Fidelity Investments estimates that a healthy couple retiring in 2012 with only insurance coverage from Medicare, the government program for the elderly, would spend about $240,000 on out-of-pocket healthcare costs before they die on average 17 years later for men and 20 years later for women. The savings for state and local governments could be much higher because many public employees retire in their 50s, long before they’re eligible at age 65 for Medicare.
In addition, retiree health insurance is relatively low-hanging fruit for government budget cutters because there is no legal obligation for coverage, sparing governments from the type of lawsuits filed by labor unions over cuts to pension benefits for workers such as teachers, police officers and janitors.
“There is no guarantee for retiree health, there never has been,” said Paul Fronstin, senior research associate at the Employee Benefit Research Institute in Washington, D.C. “It is not as simple to cut as it is in the private sector, but it’s a target and it’s unfunded.”
Accounting rules only require governments to report but not set aside funds in advance for future healthcare obligations. As a result, most states typically use a pay-as-you-go method.
On average, states have set aside only about 5 percent of what is estimated to be their retiree health care and other non-pension benefits such as life insurance. At the end of 2010 that left a $627 billion gap, not far from the $757 billion hole seen for public pensions, according to a report by the Pew Center on the States.
Seventeen states had saved nothing and only seven states - Alaska, Arizona, North Dakota, Ohio, Oregon, Virginia and Wisconsin - had funded 25 percent or more of these obligations.
The report said states should have set aside almost $51 billion for these obligations during 2010, but they contributed only $17 billion.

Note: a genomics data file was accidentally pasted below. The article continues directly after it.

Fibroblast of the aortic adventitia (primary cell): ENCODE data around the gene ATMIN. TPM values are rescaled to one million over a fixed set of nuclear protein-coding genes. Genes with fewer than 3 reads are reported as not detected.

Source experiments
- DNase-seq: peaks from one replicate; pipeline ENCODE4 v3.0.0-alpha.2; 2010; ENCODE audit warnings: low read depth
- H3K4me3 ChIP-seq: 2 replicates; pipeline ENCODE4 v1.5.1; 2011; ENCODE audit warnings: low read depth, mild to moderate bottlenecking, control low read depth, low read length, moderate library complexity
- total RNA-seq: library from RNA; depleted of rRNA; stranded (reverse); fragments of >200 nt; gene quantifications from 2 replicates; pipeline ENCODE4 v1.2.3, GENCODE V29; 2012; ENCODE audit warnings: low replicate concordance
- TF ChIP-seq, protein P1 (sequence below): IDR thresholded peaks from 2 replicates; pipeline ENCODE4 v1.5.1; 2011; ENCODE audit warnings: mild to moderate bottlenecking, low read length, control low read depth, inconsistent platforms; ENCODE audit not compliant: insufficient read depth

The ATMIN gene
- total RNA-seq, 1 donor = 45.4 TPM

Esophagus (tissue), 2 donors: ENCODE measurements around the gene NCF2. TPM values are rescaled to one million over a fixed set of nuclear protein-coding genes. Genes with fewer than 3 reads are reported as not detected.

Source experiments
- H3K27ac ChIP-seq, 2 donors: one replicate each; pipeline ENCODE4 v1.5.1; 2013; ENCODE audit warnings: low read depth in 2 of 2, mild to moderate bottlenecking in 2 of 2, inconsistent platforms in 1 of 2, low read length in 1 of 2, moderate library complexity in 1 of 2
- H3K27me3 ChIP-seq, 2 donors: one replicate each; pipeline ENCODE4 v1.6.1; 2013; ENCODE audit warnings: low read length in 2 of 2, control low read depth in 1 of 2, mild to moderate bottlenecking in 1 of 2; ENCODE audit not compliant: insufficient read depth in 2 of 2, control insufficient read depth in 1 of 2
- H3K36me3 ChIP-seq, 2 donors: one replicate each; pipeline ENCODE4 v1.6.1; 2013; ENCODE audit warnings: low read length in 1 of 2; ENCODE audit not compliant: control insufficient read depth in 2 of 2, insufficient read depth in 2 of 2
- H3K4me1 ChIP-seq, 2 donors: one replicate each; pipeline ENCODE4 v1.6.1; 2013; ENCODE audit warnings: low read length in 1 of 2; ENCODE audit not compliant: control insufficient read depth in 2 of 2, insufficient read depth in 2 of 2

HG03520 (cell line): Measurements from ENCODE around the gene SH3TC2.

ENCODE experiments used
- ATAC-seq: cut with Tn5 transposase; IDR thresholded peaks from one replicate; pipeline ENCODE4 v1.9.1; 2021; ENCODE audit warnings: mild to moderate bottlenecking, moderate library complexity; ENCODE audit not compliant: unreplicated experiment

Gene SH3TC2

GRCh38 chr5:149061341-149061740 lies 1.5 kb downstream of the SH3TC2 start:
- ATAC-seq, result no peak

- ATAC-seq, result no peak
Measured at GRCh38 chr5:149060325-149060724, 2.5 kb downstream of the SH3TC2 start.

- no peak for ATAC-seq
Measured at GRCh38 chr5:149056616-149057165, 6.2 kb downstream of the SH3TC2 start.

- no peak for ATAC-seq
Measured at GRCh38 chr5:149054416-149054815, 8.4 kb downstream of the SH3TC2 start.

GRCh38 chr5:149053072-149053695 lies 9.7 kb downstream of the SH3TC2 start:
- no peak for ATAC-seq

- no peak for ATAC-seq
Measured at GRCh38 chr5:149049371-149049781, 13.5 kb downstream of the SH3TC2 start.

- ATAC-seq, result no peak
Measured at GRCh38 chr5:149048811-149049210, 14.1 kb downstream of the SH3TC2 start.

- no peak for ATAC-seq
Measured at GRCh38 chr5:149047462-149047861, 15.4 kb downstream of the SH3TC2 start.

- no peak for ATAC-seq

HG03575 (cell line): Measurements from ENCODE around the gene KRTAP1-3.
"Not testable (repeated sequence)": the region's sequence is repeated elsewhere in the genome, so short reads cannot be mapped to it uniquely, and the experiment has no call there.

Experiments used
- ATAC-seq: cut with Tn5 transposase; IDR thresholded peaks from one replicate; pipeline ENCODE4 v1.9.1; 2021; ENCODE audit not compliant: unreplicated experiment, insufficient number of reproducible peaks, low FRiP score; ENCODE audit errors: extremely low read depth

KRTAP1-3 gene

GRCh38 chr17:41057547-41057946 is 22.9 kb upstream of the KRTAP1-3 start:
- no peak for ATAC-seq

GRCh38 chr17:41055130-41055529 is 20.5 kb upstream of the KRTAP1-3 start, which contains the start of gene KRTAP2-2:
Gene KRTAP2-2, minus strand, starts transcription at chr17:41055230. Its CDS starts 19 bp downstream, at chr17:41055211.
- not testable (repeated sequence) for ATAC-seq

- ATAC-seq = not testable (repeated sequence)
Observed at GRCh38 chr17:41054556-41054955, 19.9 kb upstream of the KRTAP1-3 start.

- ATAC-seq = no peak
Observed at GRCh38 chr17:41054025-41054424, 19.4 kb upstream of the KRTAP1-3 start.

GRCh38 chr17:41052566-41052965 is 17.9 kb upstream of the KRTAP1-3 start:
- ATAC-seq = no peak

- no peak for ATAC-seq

Most states have cut back on their commitments. Almost 60 percent of state and local governments have changed the health insurance they provide to current and retired workers, according to a survey released in April by the Center for State and Local Government Excellence. Almost 11 percent had shifted more costs to retirees.
“It’s the smaller changes where you’re shifting a lot of the costs,” says Daley of North Carolina State University. “It’s the nickel and diming - your co-payment goes up from $20 to $25.”
For example, beginning in 2014, the Ohio Public Employees Retirement System will change eligibility requirements for retiree health care coverage, restricting coverage to those at least 60 years old with at least 20 years of service, up from 10 years of service. Retirees will also face higher premiums and out-of-pocket expenses and will lose spousal coverage.
Ohio, with 986,000 members and about 184,900 retirees and beneficiaries, spends about $1.5 billion a year on retiree healthcare.
Without the changes, the retiree healthcare fund would be zero by 2020, said Julie Graham-Price, the system’s spokeswoman. “People are living longer, which is great for the retirees, but a little tougher on the pension,” she said.
Editing by Tiziana Barghini and Leslie Adler